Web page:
Crew chiefs dissect strengths of NASCAR drivers


Associated Press

Posted on November 18, 2010 at 12:02 PM

Updated Thursday, Nov 18 at 12:04 PM

CHARLOTTE, North Carolina (AP) — When Chad Knaus was asked what Jimmie Johnson does better than NASCAR title challengers Denny Hamlin and Kevin Harvick, the crew chief didn't hold back.

"I think Jimmie ultimately is a better race car driver than both of those two," Knaus said of the four-time defending champion.

This wasn't another put-down that has pervaded the Chase for the championship in the last two weeks. Knaus was simply saying what he believes to be true about Johnson, who is not the points leader heading into the season finale for the first time since 2005.

Johnson trails Hamlin by 15 points going into Sunday's season finale at Homestead-Miami Speedway, making it the closest championship battle since the Chase format began in 2004. Harvick sits third, 46 points back and well within striking distance.

The crew chiefs for the three championship contenders were asked this week what their driver does better than the other two, and what they wish their driver did as well as the others. Their answers were, not surprisingly, all in support of their own guys:

—Mike Ford on Hamlin: In his first few seasons, Hamlin had a tendency to blame his team both over the radio and in the press. He blasted pit road mistakes and parts failures, constantly criticizing his team with no regard to consequences.

It came to a head in a testy meeting two seasons ago, and Hamlin has done a much better job since.

"Denny's strong suit in the car this year has been that he stays calm," Ford said. "I think that's Jimmie's strong suit, he stays calm and works through issues. I don't know that he learned that from Jimmie, but I think that he saw that as the right thing to do. Very difficult to do when you're an emotional person. He does that, (but) I won't say better than (Johnson).

So what does Hamlin do better than Johnson?

"They're almost, in my opinion, a mirror," Ford said.

That calmness in the car gives both drivers an edge over Harvick, who is usually good for at least one blowup a race on his team radio. But Ford envies Harvick's aggression.

"I think Denny stays calm in the car more than Kevin does, (but) I think they're very aggressive," Ford said. "I think they find a way to sneak something out at the end of the day. They'll take chances whereas we won't necessarily take those."

—Knaus on Johnson: Knaus came out swinging when asked the same question. In a head-to-head match, he firmly believes his driver is just flat better than everybody else.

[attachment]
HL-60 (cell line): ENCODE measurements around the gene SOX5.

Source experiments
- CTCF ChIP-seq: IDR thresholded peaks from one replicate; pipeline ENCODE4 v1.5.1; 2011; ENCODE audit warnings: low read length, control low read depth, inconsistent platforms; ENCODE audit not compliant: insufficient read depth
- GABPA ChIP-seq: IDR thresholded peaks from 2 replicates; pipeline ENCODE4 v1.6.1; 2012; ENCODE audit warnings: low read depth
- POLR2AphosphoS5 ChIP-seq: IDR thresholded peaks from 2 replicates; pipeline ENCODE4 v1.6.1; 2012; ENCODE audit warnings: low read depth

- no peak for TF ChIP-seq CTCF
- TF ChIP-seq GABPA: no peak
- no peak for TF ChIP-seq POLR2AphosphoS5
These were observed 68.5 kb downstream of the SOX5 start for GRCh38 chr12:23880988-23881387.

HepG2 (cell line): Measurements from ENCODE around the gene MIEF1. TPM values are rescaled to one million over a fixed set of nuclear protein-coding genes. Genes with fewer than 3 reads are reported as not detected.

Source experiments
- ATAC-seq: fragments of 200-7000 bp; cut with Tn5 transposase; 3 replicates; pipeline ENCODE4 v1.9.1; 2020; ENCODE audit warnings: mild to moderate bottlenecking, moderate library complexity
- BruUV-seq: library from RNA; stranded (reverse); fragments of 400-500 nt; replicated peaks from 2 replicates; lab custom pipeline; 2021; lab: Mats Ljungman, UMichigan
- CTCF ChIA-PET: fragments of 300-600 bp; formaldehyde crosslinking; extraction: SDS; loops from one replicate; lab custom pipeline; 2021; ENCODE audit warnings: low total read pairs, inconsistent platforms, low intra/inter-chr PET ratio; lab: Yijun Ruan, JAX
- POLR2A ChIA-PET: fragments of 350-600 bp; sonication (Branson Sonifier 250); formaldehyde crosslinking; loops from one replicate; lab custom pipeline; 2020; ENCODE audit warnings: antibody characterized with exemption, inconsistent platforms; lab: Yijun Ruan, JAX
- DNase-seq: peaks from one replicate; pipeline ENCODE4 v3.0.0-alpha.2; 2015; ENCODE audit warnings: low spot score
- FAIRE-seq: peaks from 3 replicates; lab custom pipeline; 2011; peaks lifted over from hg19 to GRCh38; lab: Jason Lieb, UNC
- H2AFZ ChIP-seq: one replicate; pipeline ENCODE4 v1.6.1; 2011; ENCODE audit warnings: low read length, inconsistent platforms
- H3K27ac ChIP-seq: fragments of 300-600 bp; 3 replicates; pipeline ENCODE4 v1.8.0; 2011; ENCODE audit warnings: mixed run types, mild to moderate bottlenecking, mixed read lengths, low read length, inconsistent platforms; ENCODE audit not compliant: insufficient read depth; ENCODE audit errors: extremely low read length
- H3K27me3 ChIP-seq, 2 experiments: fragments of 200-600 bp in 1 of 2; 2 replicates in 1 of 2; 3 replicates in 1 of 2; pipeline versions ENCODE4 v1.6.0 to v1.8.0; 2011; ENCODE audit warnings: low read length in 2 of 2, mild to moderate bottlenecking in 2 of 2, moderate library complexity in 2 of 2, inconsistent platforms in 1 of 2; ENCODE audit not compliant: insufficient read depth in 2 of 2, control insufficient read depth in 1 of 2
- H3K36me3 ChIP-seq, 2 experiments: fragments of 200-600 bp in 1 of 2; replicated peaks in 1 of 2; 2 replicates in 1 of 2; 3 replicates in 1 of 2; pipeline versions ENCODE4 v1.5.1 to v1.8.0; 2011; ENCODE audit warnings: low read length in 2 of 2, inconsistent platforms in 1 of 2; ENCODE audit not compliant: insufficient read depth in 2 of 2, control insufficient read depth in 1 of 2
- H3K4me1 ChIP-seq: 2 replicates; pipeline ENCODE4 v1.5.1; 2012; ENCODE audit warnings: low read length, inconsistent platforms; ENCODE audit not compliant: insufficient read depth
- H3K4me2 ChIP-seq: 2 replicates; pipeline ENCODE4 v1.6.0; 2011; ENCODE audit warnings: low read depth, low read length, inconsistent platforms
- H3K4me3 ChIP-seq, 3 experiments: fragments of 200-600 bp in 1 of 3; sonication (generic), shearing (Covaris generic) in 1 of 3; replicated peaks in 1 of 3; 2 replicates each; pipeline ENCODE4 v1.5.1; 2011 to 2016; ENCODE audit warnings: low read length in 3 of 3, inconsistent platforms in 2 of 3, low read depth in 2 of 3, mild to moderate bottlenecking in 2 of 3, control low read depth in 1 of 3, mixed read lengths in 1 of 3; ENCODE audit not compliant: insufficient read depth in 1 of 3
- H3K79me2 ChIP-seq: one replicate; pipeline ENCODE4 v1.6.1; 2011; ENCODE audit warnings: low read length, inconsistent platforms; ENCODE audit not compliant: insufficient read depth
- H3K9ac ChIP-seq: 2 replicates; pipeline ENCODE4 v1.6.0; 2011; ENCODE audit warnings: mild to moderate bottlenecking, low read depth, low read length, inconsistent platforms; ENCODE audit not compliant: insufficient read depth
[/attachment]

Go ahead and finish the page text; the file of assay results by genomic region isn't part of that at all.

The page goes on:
The pairing of Johnson and Knaus, who is considered one of the best crew chiefs in NASCAR history, is widely considered to be a huge factor in the success of their race team. But Johnson's smarts and skills are often overlooked, and Knaus thinks there's nobody better behind the wheel.

"I think week in and week out Jimmie does a better job of racing than the other guys do as far as passing cars and whatnot," Knaus said.

Listening to their communication during a race, Johnson does a great job of staying loose and allowing Knaus to dictate the ebbs and flows. They pulled it off perfectly last week at Phoenix, when Knaus learned Hamlin would have to stop to fuel.

He then coaxed Johnson over the final 25 laps into conserving enough fuel to get to the finish.

"I think I rely a lot on his race savvy to be able to race," Knaus said.

Despite their glowing resume, the crew chief doesn't believe Johnson is perfect and has an obvious area to improve.

"Jimmie isn't the best qualifier, never really has been," Knaus said.

—Gil Martin on Harvick: There's nobody tougher than Martin's driver, the crew chief said, and Harvick has proved since his first season that he can handle any situation.

Thrown into Dale Earnhardt's seat following the NASCAR star's death in the 2001 Daytona 500, Harvick weathered the difficult situation better than anyone imagined possible for a rookie thrust into such an intense spotlight. In the years since, he's often found himself as the antagonist off the race track and a master at manipulating the emotions of his competition.

With nothing to lose and everything to gain on Sunday, Martin believes Harvick is the best driver to be thrown into the fire.

"I think he works his best under these kinds of conditions," Martin said. "Head games will not bother him because he's one of the best that there is at playing head games to start with. I'm very happy that we have a driver with that strong of a mental aspect about him going into this race."

The ups and downs at Richard Childress Racing have prevented Harvick from being a consistent contender, but the team has stormed back onto the scene this season and Harvick dominated the points standings during the regular season.

So Martin deferred on what he wishes his driver could do better because, as far as he's concerned, the team has been the bigger problem over the years.

"The thing I wish that we had would be the four titles that Jimmie Johnson has," Martin said. "That means we would have done the things we needed to have done the past four years. As far as the driver, I wouldn't swap him for anybody right now."